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Western painter draws out-of town visitors to local history museum



Painting by Marjorie Reed depicts the stagecoach stop at the intersection of VC and Pala Roads, which is occupied by today’s Stagestoop Liquor store.

Painting by Marjorie Reed depicts the stagecoach stop at the intersection of VC and Pala Roads, which is occupied by today’s Stagestoop Liquor store.

As its name suggests, the mission of the Valley Center History Museum does not include the exhibition of paintings, watercolors or related works of art.

In recent months, however, art lovers from around the country have been making a pilgrimage to Valley Center to view paintings by an artist many consider one of America’s greatest painters of the Old West.

The artist is Marjorie Reed who gained fame by traveling the length of the legendary Butterfield Overland Stage Line and painting scores of pictures of stagecoaches, stations and landmarks along the route.

Although she painted nearly 200 canvases, most are in private collections and are not accessible to her legion of fans. One of the few venues where the public can see Reed’s work is the Valley Center History Museum, which has seven of her works on exhibit. All were painted in the 1950’s when she visited the area, and all depict local scenes.

Earl Brown, president of the history museum, said he is aware of groups that have come from Chicago, Phoenix, Las Vegas and the Los Angeles area. Although the Valley Center museum has had Reed’s work in its inventory for several years, Brown said the sudden interest apparently was spurred by an Internet site [Marjorie Reed Museum Collections], which added Valley Center to its roster. The list shows only five museums in the country.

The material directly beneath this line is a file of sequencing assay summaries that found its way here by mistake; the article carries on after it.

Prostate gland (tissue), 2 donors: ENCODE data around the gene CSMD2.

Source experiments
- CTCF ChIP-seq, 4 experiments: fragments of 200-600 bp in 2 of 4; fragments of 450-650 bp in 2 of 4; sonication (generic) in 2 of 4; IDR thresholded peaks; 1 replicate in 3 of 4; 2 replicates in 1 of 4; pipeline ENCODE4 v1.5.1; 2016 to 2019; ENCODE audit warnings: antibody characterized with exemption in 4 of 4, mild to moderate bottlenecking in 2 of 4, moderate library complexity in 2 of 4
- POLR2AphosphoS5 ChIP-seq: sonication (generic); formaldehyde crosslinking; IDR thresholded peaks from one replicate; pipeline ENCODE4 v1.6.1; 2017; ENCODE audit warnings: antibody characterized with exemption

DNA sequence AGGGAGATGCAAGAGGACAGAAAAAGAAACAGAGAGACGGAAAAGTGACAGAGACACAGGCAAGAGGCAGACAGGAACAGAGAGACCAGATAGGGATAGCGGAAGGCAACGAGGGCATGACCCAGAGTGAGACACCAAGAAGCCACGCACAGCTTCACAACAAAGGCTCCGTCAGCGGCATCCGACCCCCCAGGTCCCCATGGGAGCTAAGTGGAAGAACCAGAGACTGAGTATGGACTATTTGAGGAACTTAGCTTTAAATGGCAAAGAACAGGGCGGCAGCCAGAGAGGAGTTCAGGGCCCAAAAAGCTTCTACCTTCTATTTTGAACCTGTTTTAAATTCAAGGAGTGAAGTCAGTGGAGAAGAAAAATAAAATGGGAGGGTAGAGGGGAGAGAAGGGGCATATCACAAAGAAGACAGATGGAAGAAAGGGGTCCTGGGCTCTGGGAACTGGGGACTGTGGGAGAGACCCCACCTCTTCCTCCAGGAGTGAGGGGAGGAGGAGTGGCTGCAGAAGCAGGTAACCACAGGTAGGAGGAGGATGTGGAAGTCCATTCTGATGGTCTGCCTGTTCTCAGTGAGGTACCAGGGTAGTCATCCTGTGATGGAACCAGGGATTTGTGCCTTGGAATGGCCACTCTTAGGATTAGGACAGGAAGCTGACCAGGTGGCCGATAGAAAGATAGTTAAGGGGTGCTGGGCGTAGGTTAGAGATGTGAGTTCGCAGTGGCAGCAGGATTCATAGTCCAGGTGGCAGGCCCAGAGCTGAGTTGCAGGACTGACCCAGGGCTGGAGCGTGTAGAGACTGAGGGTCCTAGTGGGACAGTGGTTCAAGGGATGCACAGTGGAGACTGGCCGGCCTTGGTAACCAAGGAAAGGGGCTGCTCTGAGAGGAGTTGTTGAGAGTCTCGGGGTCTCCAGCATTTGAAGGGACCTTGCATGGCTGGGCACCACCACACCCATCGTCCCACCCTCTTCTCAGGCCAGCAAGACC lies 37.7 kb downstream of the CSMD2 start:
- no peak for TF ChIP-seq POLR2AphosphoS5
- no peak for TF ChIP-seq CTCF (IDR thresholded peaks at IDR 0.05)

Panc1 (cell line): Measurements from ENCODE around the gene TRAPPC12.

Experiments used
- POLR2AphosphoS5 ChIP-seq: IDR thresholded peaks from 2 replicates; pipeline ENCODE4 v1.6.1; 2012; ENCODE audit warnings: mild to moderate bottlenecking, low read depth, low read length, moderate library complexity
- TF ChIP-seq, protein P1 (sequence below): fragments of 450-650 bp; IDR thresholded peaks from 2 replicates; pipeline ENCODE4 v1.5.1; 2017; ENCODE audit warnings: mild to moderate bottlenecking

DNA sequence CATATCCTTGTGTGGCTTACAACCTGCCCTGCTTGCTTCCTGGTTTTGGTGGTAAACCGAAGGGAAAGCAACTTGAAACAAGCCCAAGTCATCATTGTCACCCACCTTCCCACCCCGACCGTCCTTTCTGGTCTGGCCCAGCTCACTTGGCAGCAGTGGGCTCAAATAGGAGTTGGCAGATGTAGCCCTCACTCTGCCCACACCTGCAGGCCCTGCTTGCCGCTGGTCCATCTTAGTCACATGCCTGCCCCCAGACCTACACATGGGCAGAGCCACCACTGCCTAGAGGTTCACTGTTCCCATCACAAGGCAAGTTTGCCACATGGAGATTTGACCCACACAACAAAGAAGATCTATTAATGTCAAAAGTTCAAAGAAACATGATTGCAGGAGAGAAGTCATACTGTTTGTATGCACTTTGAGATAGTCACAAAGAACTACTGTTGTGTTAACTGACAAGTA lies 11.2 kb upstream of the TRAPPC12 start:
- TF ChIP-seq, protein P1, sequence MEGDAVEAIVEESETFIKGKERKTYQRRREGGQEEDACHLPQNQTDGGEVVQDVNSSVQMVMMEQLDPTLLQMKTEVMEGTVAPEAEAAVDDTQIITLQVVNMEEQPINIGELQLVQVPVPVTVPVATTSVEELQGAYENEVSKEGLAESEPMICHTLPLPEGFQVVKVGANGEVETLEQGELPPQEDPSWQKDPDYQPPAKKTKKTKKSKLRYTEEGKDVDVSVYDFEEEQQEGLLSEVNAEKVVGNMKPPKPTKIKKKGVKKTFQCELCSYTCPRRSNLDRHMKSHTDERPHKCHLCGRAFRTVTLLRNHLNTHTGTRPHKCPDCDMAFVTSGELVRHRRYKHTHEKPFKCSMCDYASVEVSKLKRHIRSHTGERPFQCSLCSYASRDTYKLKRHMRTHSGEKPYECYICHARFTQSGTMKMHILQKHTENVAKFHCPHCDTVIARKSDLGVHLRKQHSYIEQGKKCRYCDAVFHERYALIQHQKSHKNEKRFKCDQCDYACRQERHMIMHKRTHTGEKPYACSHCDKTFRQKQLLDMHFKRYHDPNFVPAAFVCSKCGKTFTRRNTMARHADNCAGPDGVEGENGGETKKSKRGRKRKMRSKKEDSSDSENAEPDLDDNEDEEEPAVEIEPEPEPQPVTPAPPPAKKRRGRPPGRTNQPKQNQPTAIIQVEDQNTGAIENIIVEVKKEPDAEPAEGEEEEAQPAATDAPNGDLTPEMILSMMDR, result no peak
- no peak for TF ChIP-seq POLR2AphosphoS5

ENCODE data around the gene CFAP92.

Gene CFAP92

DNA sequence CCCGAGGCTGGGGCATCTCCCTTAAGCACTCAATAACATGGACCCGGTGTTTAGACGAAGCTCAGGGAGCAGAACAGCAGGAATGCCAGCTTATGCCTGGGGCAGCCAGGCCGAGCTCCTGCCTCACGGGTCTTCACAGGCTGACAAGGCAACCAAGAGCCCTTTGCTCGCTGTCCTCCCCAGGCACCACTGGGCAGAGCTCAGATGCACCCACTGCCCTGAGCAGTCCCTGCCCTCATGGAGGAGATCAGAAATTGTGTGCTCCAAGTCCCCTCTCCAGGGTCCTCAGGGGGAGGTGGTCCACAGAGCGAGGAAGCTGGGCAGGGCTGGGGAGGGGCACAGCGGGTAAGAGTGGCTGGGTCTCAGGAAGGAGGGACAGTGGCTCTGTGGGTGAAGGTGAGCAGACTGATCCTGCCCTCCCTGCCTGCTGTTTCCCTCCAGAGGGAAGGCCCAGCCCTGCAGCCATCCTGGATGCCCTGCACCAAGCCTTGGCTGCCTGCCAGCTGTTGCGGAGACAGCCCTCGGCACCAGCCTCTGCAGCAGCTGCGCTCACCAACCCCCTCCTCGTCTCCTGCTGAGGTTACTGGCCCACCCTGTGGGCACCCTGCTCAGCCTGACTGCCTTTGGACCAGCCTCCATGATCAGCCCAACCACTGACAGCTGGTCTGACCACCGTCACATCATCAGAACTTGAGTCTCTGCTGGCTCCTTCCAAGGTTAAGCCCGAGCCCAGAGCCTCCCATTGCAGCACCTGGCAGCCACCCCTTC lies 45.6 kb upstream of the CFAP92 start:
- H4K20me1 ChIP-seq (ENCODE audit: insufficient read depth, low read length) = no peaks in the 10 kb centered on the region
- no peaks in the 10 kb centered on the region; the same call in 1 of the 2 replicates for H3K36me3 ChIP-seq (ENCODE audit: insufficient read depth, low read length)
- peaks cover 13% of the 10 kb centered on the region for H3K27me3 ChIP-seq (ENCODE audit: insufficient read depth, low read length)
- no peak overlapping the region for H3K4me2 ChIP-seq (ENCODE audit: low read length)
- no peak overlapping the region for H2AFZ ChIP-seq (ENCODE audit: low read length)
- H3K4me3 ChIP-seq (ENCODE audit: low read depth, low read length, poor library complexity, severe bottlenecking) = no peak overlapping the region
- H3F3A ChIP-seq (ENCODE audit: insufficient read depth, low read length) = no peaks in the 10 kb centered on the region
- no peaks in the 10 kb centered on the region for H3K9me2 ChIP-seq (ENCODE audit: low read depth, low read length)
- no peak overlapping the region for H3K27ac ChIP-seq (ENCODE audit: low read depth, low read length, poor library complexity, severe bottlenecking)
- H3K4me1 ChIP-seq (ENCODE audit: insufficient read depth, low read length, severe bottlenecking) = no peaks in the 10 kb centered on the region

Two of the seven paintings at the local History Museum were gifts from the estate of the late Mrs. Maxwell (Alicia) Corey of Pauma Valley. The other five are on permanent loan from the Pauma Valley Community Association, which acquired them following the closure of the Rincon Springs Cafe whose owner purchased the paintings from the artist. Reed had visited the area in 1952 and 1956, camping near the Lazy H while she painted.

One of the more popular paintings at the Valley Center museum depicts a onetime stagecoach stop at the intersection of Valley Center and Pala roads. Others are of the Pala Mission, Palomar Mountain, and various stagecoaches traveling through the region.

The history museum at 2292 Cole Grade Road is open Tuesday–Saturday from 1–4 p.m. Questions? Visit vchistory.org or call 760-749-2993.


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